Rare Rides: The 1980 Sbarro Super Eight, Not Your Standard Hatchback

Corey Lewis
by Corey Lewis

The Eighties were the decade that saw the dawn of the hot hatchback. Today’s little red hatchback is really very hot, because it’s entirely a Ferrari 308 underneath.

Called the Super Eight, the ride you see here was a custom creation of Francisco Sbarro, whose work we featured for the first time the other day in the Berlingo Calao. While that van-cum-beach vehicle was meant for windsurfing and general leisure, the Super Eight was built to perform while looking fairly common.

Sbarro created the Super Eight for the 1984 edition of the Geneva Motor Show. He took a contemporary 1980 Ferrari 308 GTB (1975-1985) and replaced its angular Pininfarina-penned coupe body with a two-seat hatchback one of his own design. The Super Eight looked striking with gold lace alloys right at the corners of the body, which were fitting alongside all the spoilers, intakes, louvers, and a custom heckblende.

The donor 308 GTB was one of the naturally aspirated 308 versions and used Ferrari’s 2.9-liter V8 engine. The Super Eight kept the 308s transverse engine layout, and the five-speed Ferrari manual as well. The engine produced 252 horses in its Euro specification; smog-choked Americans at the time made do with 237.

Sbarro fitted an interior of his own design, complete with a center stack not found in the 308. Brown was the color scheme of choice, whether that be leather, wood, or tweedy cloth seat inserts. Two passengers could put their luggage at the rear above the engine where it would probably get hot, or in the carpeted front trunk where it would remain a bit cooler. Dials and switches were sensibly ported over from Ferrari, even if the overall interior design was not. The rear lamps look very familiar but your author can’t place them.

A one-off, the Super Eight was destined mostly for show and museum duty. Since 1984, it’s traveled about 16,700 miles. It’s presently for sale in Holland, it asks a stiff $179,000.

[Images: Sbarro, YouTube]

Corey Lewis
Corey Lewis

Interested in lots of cars and their various historical contexts. Started writing articles for TTAC in late 2016, when my first posts were QOTDs. From there I started a few new series like Rare Rides, Buy/Drive/Burn, Abandoned History, and most recently Rare Rides Icons. Operating from a home base in Cincinnati, Ohio, a relative auto journalist dead zone. Many of my articles are prompted by something I'll see on social media that sparks my interest and causes me to research. Finding articles and information from the early days of the internet and beyond that covers the little details lost to time: trim packages, color and wheel choices, interior fabrics. Beyond those, I'm fascinated by automotive industry experiments, both failures and successes. Lately I've taken an interest in AI, and generating "what if" type images for car models long dead. Reincarnating a modern Toyota Paseo, Lincoln Mark IX, or Isuzu Trooper through a text prompt is fun. Fun to post them on Twitter too, and watch people overreact. To that end, the social media I use most is Twitter, @CoreyLewis86. I also contribute pieces for Forbes Wheels and Forbes Home.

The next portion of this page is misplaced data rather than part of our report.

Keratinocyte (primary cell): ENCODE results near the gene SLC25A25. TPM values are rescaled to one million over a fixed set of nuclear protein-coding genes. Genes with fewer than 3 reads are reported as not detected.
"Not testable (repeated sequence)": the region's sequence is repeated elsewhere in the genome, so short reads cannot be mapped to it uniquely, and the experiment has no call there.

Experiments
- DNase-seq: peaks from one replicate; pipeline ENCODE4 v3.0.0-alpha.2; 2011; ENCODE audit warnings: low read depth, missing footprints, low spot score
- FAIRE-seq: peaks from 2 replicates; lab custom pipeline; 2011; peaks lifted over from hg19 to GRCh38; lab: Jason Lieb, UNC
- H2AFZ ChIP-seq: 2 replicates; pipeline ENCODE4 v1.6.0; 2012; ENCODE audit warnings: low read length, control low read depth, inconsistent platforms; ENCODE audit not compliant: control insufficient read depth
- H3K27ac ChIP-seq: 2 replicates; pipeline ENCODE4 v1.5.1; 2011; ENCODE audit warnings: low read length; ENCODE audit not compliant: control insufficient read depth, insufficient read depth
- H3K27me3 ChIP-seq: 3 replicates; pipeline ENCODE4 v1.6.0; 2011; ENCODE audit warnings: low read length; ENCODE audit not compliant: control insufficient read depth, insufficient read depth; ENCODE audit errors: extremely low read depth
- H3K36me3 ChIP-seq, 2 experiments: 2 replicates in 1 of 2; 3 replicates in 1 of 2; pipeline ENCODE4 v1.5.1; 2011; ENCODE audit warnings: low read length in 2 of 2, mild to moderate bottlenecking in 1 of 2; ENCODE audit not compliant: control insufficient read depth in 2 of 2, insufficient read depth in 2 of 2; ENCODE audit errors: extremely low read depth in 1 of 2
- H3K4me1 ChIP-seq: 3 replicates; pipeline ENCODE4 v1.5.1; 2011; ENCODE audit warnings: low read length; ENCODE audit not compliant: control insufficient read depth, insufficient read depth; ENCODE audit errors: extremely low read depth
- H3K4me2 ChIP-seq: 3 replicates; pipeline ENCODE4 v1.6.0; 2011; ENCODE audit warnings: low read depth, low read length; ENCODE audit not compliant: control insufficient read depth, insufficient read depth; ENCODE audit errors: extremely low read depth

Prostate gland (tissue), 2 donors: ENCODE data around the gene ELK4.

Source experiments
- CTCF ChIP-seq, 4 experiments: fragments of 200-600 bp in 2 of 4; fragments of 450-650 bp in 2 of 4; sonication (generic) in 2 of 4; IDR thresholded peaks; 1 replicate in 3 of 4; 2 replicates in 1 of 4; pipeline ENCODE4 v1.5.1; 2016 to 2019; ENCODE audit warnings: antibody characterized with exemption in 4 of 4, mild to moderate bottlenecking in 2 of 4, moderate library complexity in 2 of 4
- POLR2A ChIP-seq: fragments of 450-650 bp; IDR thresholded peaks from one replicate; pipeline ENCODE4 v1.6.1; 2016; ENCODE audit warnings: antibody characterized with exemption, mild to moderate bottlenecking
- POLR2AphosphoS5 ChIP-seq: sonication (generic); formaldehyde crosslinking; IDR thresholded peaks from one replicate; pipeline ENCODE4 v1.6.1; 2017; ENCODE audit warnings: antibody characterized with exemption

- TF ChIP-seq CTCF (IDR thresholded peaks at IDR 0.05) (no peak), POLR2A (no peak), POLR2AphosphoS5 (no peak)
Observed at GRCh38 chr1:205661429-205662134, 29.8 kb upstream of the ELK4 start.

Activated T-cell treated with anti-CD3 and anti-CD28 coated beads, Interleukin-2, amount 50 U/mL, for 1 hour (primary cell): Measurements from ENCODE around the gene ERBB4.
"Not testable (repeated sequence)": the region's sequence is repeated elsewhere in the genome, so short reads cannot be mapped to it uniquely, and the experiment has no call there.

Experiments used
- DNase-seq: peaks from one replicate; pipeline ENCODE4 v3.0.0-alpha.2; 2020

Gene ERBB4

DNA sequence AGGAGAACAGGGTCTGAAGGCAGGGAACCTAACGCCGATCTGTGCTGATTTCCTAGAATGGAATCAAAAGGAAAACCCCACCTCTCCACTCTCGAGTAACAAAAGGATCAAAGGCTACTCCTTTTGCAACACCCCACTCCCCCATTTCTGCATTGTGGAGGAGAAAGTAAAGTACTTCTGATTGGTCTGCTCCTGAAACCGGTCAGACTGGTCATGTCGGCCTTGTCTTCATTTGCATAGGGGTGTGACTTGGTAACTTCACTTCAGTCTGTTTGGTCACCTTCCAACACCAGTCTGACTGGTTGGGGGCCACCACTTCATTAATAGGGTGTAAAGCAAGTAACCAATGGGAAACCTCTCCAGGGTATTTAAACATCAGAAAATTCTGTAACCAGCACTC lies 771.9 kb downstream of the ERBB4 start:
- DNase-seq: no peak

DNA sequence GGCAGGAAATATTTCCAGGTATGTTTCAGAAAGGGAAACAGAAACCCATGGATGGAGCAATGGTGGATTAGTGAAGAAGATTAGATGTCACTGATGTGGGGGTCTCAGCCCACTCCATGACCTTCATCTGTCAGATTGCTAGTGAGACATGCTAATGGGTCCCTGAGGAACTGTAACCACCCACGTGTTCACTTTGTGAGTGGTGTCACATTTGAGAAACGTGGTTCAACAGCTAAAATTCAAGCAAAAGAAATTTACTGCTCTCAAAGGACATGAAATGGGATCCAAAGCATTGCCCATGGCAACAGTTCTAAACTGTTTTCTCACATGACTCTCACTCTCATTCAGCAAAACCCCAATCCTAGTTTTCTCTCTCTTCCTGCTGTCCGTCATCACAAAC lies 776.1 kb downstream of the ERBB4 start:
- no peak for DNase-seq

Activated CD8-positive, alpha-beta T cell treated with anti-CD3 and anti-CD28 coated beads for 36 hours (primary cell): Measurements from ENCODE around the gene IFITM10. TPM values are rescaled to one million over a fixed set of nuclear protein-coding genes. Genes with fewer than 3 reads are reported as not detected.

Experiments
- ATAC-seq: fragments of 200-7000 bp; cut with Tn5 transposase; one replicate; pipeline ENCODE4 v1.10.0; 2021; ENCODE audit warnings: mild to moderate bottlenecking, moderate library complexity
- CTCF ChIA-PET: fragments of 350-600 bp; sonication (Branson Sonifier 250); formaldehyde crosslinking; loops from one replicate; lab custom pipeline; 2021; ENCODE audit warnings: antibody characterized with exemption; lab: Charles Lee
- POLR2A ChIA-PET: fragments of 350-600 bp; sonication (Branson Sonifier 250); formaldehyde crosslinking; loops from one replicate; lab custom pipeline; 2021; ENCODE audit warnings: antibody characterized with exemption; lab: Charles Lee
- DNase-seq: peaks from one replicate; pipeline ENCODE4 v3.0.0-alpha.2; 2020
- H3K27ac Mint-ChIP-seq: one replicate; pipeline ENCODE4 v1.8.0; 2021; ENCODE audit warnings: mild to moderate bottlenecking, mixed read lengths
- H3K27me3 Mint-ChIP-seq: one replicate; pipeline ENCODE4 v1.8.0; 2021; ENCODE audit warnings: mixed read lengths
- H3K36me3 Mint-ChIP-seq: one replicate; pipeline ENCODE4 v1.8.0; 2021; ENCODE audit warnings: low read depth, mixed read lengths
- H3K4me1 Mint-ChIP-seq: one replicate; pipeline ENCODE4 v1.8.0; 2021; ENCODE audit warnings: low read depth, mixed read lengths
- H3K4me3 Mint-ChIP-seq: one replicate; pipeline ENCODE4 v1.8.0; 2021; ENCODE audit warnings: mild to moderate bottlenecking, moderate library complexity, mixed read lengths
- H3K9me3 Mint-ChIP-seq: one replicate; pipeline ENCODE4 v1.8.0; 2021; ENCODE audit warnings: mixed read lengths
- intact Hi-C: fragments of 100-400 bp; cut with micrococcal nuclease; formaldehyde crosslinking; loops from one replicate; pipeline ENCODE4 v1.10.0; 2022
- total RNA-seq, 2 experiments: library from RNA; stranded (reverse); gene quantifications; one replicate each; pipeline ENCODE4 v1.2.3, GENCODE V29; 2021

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2 of 13 comments
  • Matt Posky Matt Posky on Oct 08, 2021

    This thing rules.

  • Myllis Myllis on Oct 11, 2021

    1980 was time when small and fast car cames widely in public in Europe. Who remembers Vauxhall Chevette HSR, Renault R5 Turbo, Peugeot 205 Turbo, Ford Escort RS2000, MG Metro Turbo, Opel Kadett GT/E, Lancia Delta, Fiat Ritmo Abarth...and all of them were really fast and leave Ferrari, Lamborghini, Lotus, BMW M, Maserati...owners thinking in traffic lights. End of that era Citroen introduced Citroen Xantia V6 Activa with extension to the Hydractive II suspension, where two additional spheres and two hydraulic cylinders are used together with computer control to eliminate body roll completely. Xantia was a family car and it still leaves even todays supercars behind in twisty road. The Citroën Xantia V6 Activa still holds the record speed (85 km/h (53 mph)) through the moose test maneuver, due to its active anti-roll bars. This test is conducted by the Swedish magazine Teknikens Värld's, as a test of avoiding a moose in the road. The second place car, Porsche 997 GT3 RS was able to manage 82 km/h (51 mph)).

  • Eric No, I just share my opinions. I have no use nor time for rhetoric from any side.
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